Bird experts don’t know the exact origin of these robins, who winter in large numbers in the Pacific Northwest and northern states, or why they came.

Is it stormy weather? Lower temperatures and snow? Scarce food and water supplies? It’s anyone’s guess. It could be all those things and more — a perfect storm.

There long have been occasional sightings in the county of single robins or a few pairs, said Lehman, who goes bird watching every day. He estimates that as many as 50 to 100 breeding pairs are scattered throughout the county.

It’s not unusual to see a robin or two at higher elevations such as in Julian or the Palomar, Laguna and Cuyamaca mountains, he said.

But now they are flocking to places such as Point Loma, La Jolla, Balboa Park, Del Cerro, Encinitas, Vista, Lake Hodges, Escondido, Chula Vista and even the Salton Sea and Anza-Borrego Desert. They’re also being spotted in Baja California.

“How many? Who knows?” Lehman said. “Tens of thousands,” he guesses. Unitt agrees.

“The term for this phenomenon is ‘irruption,’” or a sudden change in population density, said Jen Hajj, San Diego Audubon Society event coordinator. An irruption tends to be a migratory event when northern birds go somewhere they’re not usually expected — often in search of food.

“It seems that everyone is scratching their heads on this one,” Hajj said. “We can name the phenomenon but can’t really say why it is happening. All we can do is stand in awe of the mystery.”

Lehman checked with colleagues in Northern California, Washington, Oregon, Vancouver, British Columbia, and northern states where robins often winter to ask if they’ve had fewer robins this year.

He was informed that winter robin populations are thriving there as well.

“Wherever they should have wintered, they didn’t like this year,” Lehman theorized. Since American robins are very hardy and used to cold weather, he doesn’t believe dropping temperatures or increased snow would have fazed them.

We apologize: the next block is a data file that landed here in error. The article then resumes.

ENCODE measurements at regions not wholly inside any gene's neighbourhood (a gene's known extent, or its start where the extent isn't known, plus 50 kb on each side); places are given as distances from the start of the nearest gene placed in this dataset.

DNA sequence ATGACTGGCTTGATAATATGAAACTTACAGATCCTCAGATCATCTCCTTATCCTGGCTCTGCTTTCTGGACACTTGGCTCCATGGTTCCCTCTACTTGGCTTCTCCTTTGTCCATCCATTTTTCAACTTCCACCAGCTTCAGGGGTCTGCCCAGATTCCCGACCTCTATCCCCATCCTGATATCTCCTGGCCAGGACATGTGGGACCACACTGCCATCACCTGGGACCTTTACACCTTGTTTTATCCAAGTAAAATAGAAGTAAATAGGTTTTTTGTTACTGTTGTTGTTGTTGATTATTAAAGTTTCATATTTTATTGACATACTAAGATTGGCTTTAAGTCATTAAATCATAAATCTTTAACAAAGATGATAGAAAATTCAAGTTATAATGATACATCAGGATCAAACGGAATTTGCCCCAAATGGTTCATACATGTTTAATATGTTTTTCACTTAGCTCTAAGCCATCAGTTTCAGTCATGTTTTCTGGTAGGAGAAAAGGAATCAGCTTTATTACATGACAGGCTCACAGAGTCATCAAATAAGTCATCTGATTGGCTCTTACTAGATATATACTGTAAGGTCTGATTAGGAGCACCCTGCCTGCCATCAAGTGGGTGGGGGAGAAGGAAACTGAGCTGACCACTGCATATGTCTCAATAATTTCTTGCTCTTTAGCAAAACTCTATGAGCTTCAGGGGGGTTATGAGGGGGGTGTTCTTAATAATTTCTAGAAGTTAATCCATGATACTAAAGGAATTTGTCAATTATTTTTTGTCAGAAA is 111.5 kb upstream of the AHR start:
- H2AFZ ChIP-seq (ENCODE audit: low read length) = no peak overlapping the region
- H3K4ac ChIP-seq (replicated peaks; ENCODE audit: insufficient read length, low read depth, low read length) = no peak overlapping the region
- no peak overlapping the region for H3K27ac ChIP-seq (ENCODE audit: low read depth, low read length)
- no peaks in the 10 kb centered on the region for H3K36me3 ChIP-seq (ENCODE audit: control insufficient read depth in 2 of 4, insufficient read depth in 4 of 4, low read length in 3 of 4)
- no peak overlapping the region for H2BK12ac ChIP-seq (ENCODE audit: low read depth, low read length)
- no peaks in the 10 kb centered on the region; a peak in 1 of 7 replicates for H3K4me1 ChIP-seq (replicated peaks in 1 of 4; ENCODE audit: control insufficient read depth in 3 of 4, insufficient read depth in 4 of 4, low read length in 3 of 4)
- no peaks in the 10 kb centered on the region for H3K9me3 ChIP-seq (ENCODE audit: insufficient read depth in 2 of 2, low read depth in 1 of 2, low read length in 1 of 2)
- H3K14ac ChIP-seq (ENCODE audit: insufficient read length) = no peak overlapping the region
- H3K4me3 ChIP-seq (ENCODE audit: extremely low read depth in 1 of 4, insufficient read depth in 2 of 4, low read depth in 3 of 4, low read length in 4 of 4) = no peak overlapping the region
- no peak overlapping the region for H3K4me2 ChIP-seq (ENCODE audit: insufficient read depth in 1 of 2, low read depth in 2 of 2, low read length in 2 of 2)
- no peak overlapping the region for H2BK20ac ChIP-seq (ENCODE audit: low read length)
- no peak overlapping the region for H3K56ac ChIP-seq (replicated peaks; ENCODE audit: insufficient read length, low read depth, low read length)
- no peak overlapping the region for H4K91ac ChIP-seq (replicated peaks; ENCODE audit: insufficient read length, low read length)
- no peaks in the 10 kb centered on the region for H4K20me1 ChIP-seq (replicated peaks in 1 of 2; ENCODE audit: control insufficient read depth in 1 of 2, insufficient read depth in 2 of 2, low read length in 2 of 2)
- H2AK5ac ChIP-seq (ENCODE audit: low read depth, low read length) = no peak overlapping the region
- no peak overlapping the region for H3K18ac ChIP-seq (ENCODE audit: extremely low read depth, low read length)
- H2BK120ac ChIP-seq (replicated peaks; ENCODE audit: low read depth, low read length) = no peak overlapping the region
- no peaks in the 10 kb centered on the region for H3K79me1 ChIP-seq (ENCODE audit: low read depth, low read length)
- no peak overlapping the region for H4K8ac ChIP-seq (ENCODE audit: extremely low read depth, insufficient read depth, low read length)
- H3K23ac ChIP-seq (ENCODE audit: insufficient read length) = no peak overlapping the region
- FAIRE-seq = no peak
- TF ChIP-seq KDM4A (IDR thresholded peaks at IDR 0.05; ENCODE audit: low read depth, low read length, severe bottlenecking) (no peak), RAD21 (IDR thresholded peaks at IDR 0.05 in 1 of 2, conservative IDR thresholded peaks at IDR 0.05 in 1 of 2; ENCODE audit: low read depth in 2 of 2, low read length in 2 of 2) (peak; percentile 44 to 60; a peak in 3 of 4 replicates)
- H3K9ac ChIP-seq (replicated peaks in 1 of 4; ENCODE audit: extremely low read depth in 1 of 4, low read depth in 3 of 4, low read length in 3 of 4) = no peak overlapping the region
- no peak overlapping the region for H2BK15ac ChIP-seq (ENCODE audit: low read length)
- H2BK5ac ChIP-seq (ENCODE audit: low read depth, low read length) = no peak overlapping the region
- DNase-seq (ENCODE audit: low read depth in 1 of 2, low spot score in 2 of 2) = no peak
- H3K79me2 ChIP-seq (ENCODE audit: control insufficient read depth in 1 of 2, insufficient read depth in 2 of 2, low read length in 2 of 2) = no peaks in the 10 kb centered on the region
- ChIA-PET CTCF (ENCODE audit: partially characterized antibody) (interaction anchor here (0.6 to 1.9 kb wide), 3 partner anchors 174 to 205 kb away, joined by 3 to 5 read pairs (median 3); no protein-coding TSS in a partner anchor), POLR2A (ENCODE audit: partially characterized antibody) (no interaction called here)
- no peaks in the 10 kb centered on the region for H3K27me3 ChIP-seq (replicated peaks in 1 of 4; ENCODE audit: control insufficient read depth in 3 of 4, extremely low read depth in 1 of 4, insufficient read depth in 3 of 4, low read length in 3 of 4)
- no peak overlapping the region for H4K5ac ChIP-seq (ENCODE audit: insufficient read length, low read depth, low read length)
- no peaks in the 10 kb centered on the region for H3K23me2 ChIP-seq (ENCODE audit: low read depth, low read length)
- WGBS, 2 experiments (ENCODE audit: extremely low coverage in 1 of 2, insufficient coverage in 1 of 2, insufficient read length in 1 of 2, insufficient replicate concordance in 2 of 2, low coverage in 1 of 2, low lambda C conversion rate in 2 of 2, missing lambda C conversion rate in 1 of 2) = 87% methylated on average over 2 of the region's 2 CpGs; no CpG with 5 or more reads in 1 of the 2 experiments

“The usual explanation is lack of food,” he said.

There could have also been a stellar breeding season last spring/summer and now there’s just a lot more robins in these flocks,” said Nick Thorpe, who works at the San Diego Zoo and S.D. Audubon Society, though he added that he thinks that’s the least likely reason. “There’s a lot of variables in migration patterns, so it’s hard to know for sure why a bird would end up in a particular place in one particular year.”

Unitt theorizes they may be coming from northeast of us, from the Great Basin and Rocky Mountain states where there is a heavy snowpack this winter. Perhaps some of the robins’ fruit-bearing shrubs failed to produce this year.

Robins drink out of a decorative water trough in a La Jolla garden Feb. 5.
(Claudia Allen)

As for the stereotypical image of robins in the East and Midwest eating earthworms and grubs, that’s common in the spring and summer, but robins feed principally on berries in the winter, Unitt said.

In San Diego, they are devouring berries from Brazilian pepper trees, carrotwood trees, camphor trees, Hollywood junipers, pygmy palms, pyracantha bushes and toyon shrubs. Even after the recent rains, Lehman said, he rarely saw them chowing down on worms.

A lot of folks have noticed flocks of smaller crested waxwings mixed in with the robins. That is not unusual, Lehman said, because waxwings eat the same diet as robins and are regular visitors here in the winter.

When will the robins depart?

“Who knows?” Lehman said. “It could be tomorrow, or they could stay until March.”

Will they come back next year?

“History tells us not to expect invasions in successive winters,” Unitt said. ◆